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Having a kid was never a major goal…
in my life. It wasn’t a huge want or desire, so to end up becoming a mom has been a real gift and a really surreal and cool experience. It’s been the ultimate practice on so many levels. It puts everything into perspective and demands a new level of presence. I used to think about being present in a more fleeting way. I’d focus on something for a set amount of time, and then it’d be done or I wouldn’t think about it. But for the first four weeks after my son, Walker, was born, I literally carried him 12 hours a day. It was all consuming. When you’re getting up at 3 a.m. to feed your child, that’s a whole different level of being in the moment with another person.
I used to have this idea that things needed to be a certain way…
in order to practice yoga. I needed a clean and uncluttered room, fitted yoga clothes, and an empty stomach. I wouldn’t even go into the studio if I didn’t have a full two hours to practice. Now, I’ll do two or three Sun Salutations while Walker naps, then go upstairs to soothe him. If he falls back asleep, I’ll come back downstairs and continue. I now have this really disrupted practice, but it’s actually been liberating to no longer have all these parameters in place. Doing anything on my mat is a luxury, and it’s amazing. It doesn’t matter if I just ate. It doesn’t matter if I’m wearing pajamas. My practice is all the time.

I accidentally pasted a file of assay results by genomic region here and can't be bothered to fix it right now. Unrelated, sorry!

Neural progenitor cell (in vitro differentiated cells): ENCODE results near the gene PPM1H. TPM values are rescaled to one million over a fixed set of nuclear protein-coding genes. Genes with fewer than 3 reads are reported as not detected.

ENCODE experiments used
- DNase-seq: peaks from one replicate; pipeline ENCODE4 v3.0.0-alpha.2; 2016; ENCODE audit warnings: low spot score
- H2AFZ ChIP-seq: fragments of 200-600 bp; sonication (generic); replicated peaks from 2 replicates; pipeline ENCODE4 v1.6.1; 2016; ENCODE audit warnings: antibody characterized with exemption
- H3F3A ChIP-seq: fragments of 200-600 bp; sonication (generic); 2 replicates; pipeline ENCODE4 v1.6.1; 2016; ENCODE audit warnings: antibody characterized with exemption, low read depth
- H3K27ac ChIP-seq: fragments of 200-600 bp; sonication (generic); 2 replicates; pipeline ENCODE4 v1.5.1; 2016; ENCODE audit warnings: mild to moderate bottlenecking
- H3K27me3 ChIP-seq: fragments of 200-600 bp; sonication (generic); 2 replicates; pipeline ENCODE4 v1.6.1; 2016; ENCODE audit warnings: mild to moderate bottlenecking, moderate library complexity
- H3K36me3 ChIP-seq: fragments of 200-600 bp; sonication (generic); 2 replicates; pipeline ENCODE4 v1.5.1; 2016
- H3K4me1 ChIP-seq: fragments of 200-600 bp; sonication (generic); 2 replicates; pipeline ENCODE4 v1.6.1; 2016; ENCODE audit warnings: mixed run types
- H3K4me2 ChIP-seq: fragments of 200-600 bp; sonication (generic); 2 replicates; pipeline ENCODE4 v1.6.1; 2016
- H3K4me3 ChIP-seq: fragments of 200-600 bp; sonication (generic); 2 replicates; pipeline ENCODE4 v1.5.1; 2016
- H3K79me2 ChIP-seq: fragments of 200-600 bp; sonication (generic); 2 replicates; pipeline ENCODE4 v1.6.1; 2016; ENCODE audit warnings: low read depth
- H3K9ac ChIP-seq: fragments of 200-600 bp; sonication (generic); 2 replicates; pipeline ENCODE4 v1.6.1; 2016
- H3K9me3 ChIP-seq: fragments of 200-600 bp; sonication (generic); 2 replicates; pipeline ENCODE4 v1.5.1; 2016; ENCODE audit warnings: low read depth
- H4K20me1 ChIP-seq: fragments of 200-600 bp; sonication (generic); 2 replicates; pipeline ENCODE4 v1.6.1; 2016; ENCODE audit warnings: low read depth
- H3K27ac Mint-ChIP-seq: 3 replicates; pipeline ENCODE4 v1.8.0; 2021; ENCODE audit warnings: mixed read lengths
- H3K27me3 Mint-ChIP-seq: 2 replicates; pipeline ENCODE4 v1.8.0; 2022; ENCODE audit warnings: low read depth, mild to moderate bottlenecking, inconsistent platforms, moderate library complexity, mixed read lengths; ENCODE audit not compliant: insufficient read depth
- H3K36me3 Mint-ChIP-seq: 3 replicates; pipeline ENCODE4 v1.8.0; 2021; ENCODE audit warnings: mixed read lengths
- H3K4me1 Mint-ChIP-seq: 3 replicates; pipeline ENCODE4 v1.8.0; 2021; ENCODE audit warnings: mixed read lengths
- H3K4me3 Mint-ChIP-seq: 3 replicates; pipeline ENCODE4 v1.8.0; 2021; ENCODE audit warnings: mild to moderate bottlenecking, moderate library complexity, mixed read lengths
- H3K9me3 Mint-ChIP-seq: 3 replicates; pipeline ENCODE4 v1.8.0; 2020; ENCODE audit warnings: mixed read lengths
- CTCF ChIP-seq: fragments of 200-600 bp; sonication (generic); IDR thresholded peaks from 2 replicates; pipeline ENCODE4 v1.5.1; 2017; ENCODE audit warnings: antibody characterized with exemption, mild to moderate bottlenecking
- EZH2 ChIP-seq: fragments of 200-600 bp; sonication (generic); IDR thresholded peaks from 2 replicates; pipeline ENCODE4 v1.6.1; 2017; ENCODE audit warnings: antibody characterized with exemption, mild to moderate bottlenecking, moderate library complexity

I’ve learned that there’s a difference between how you look and how you feel…
and in the end, how you feel is more important. People see me and say that it doesn’t even look like I had a baby, but I feel stiff in yoga poses, and I recently went mountain biking and had to walk uphill because of my limited postpartum fitness ability.
I’m slowly easing back into it.
I’ve known plenty of people who’ve gotten back into yoga or climbing or running too quickly after having a baby, and then they end up with injury or prolapse. I’m working with a pelvic-floor specialist, and I read the book The Fourth Trimester by Kimberly Johnson, which has been really helpful for my recovery. If my doctor tells me to wait three months to do something, I’m waiting three months. But it takes a lot of patience and discipline, which I’ve learned from my yoga practice.
I don’t feel like I’ve lost anything.
There were phases of my life before I got pregnant when I was climbing a lot, and I had to take a break from my yoga practice—and then work hard later to get back to where I’d been. It’s a lesson in the kleshas [personal obstacles] and letting go. If you are clinging to something, and you’re attached to it being a certain way, you’re going to be bummed when it needs to be adjusted or you can’t do it anymore.
Olivia Hsu is an Ashtanga Yoga and Hatha Yoga teacher in Boulder, Colorado. Learn more at oliviahsu.com.